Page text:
SOIL TYPES AND RAINFALL
Paddock History – 2009 Wheat, 2010 Oats Hay
Soil Type – Red Brown Earth
APSIM Classification: Red / Brown Clay Loam over Clay on Rock
Drained Upper Limit (DUL – the total amount of water the soil contains to 150cm when the
soil is fully wet) – 511 mm
Crop Lower Limit (CLL – the amount of water that a wheat crop cannot extract from the
soil to 150cm) – 348 mm
Plant Available Water Capacity (PAWC – the total amount of water that could be available
to a wheat crop if the soil was fully wet to 150cm) – 163 mm
Actual Plant Available Water at 14/06/2011 – 97mm
1|Trial Results 2011
MNHRZ Trial Site 2011 - Red Soil
Volumetric Water (%)
0
10
20
30
40
50
60
0
20
Depth (cm)
40
60
80
100
120
DUL
CLL
Actual 14/6/2011
The soil was tested in accordance with Yield Prophet protocol on the 14th of June, 2011. PAW was 97mm, a
relatively high level of moisture to have in the soil for this time of year and as the season progressed, it
became evident just how beneficial to the crop this stored water was. The high level of soil water in June
was a result of large summer rainfall events, which were then followed by reasonably large events in March.
Soil Nitrogen was
comparatively high at 129 kg/ha 0-90cm,which was also associated with the large
summer rains resulting in increased organic matter mineralisation.
Chemical analysis from the trial site revealed very few limitations to root growth deeper in the profile. There
were low EC (salt – mainly sodium chloride) and Chloride levels and satisfactory pH levels. Subsoil pH was
dominated by fine calcium carbonate. There are areas in the paddock surrounding the trial site which are
sodic at the surface and mildly saline at depth. Whilst not present at the trial site itself, it gives an indication
that subsoil conditions and hence limitations to root growth are likely to vary considerably across this
paddock and many mid north paddocks.
2|Trial Results 2011
Soil Test Result – Yield Prophet requirements
DEPTH
0-10cm
10-40cm
40-70cm
70-90cm
NITRATE
(mg/kg)
AMMONIUM
(mg/kg)
CONDUCTIVITY
(dS/m)
pH
(CaCl2)
CHLORIDE
(mg/kg)
20
14
4
4
2
1
1
0.1
0.42
0.42
0.5
0.26
6.9
7.5
7.7
7.7
7.6
31
5.6
13.6
Organic Carbon (0-10cm) – 2.0%
Total N (0-90cm) – 129 kg/ha
Yield Prophet Performance 2011
Based on Scout sown on 05/05/2011 at 300 seeds/m 2, with 100 kg N/ha applied at seeding
Yield Prophet Predicted Final Yield – 5.4 t/ha
Actual Final Yield – 4.97 t/ha
Yield Prophet over- stated predicted yield by 8%. With yield prediction this close to what was actually
achieved, it can be considered a useful tool for input planning, budgeting, and grain marketing.
3|Trial Results 2011
Rainfall MNHRZ Trial Site 2011
Day
Jan
Feb
Mar
Apr
May
Jun
Jul
Aug
Sep
1
Nov
Dec
11.0
2
1.5
2.5
3
8.5
4
3.5
5
6
7
8
8.0
9
27.0
10
2.0
3.0
11
3.0
13
2.0
9.0
1.5
13.0
10.0
2.0
5.0
1.0
2.0
0.5
7.5
7.5
2.5
2.0
8.5
2.0
3.5
1.0
13.5
1.0
12
14
Oct
2.0
4.0
2.0
3.0
1.0
2.5
2.0
2.5
5.5
1.0
5.0
2.0
2.0
18.0
18
2.0
2.0
7.0
36.0
0.5
1.0
21
20.0
22
7.0
2.0
23
2.0
1.0
24
7.5
25
1.0
1.5
3.5
4.0
4.0
2.0
17
20
1.5
1.5
16
19
3.5
0.5
0.5
15
2.0
25.0
3.5
1.0
0.5
2.5
1.5
4.0
17.5
3.0
7.5
3.0
2.0
15.5
3.5
0.5
7.0
1.5
3.5
26
4.0
5.0
27
1.5
1.5
28
2.0
29
21.0
30
2.0
8.0
1.5
2.0
31
Totals
9.0
36.0
76.0
11.0
41.0
36.5
53.5
67.0
37.5
56.0
26.5
32.0
2011 Annual Rainfall Total – 482.0mm, Annual Rainfall Long Term Average – 529mm
2011 April – October Rainfall – 302.5mm (Decile 2), April – October Rainfall Long Term Average 400mm
The in season rainfall for the site in 2011 was in the lowest 20% of years on record. However, due to above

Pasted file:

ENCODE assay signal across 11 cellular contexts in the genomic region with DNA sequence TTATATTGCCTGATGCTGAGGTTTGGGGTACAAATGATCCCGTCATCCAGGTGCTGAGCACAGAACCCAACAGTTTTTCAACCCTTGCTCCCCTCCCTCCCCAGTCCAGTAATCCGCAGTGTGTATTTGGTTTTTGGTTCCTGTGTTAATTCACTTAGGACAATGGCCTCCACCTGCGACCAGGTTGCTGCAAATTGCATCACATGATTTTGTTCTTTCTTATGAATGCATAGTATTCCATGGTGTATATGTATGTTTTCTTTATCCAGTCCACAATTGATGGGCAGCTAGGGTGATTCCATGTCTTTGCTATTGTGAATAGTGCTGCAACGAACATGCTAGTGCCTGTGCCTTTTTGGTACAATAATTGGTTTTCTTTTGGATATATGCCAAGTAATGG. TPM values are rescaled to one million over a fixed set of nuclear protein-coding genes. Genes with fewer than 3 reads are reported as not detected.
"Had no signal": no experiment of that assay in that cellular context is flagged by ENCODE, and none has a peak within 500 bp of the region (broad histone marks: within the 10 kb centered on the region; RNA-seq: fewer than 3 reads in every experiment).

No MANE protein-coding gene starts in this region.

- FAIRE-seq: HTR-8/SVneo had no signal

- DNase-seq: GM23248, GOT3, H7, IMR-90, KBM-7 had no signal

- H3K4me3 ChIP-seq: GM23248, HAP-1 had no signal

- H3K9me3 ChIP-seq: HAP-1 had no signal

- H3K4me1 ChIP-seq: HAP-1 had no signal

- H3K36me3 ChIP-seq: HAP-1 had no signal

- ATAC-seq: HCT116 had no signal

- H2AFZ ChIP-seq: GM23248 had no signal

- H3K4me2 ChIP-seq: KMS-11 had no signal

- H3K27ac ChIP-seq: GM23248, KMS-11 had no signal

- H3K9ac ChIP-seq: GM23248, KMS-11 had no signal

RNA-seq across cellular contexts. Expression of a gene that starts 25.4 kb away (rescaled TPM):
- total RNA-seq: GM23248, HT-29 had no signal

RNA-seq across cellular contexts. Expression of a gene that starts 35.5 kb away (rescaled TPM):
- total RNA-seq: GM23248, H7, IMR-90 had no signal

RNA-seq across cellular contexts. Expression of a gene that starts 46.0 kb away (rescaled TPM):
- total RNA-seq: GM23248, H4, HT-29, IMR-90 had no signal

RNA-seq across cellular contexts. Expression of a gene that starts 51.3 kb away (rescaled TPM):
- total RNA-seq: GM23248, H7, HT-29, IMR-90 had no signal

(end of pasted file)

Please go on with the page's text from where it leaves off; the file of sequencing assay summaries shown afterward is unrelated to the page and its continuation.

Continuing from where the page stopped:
average summer rainfall and the accumulation of subsoil moisture that resulted from it, crops generally
finished well , with many yields as high as the previous year. This result highlights the importance of stored
4|Trial Results 2011
subsoil moisture to grain production – even in the high rainfall zones. Once again, the season started early,
largely with the assistance of excellent rains that were received in March. This basically allowed seeding to
commence as soon as growers were organised to do so, with the light rains that fell in April. These rains
were very marginal for canola establishment and many crops suffered from poor germination and required
re-sowing. Slightly drier conditions present at the start to the middle of May put a stop to seeding for many
farmers. Good follow up rainfall in late May / early June allowed most to finish seeding. Following reasonable
winter rainfall there were still good reserves of PAW (100mm+) going into spring. A dry period from the final
week of August until the final week of September meant that this reserve was called upon heavily to meet
crop growth requirements. Yield Prophet during this period predicted that crop water use averaged
2.5mm/day. Clearly, without the rains late in September and reasonable follow up rain in October, the crop
was destined to finish poorly. On reflection, grain yields for the season were very good considering the April
to October rainfall for the site was Decile 2. Once again at this site the results highlight the contribution of
stored PAW to crop production. They also show the importance of the nutritional needs of the crop targeted
to crop yield based on PAW.
Harvest progressed well for most people, with a generally earlier finish to harvest than average and very little
weather damage. This was a welcome respite for everyone following the trying conditions of the 2010
harvest.
Once again, some management strategies produced handsome rewards. Understanding the complex
relationships that occur in crop production is a goal of the Mid North High Rainfall Zone Group. Trial results
and successful strategies are summarised in the Mid North High Rainfall Zone 2011 Trial Results. We hope
that you enjoy them.
Mid North High Rainfall Zone Trial Site Committee.
5|Trial Results 2011
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Summary - Mid North High Rainfall Group Inc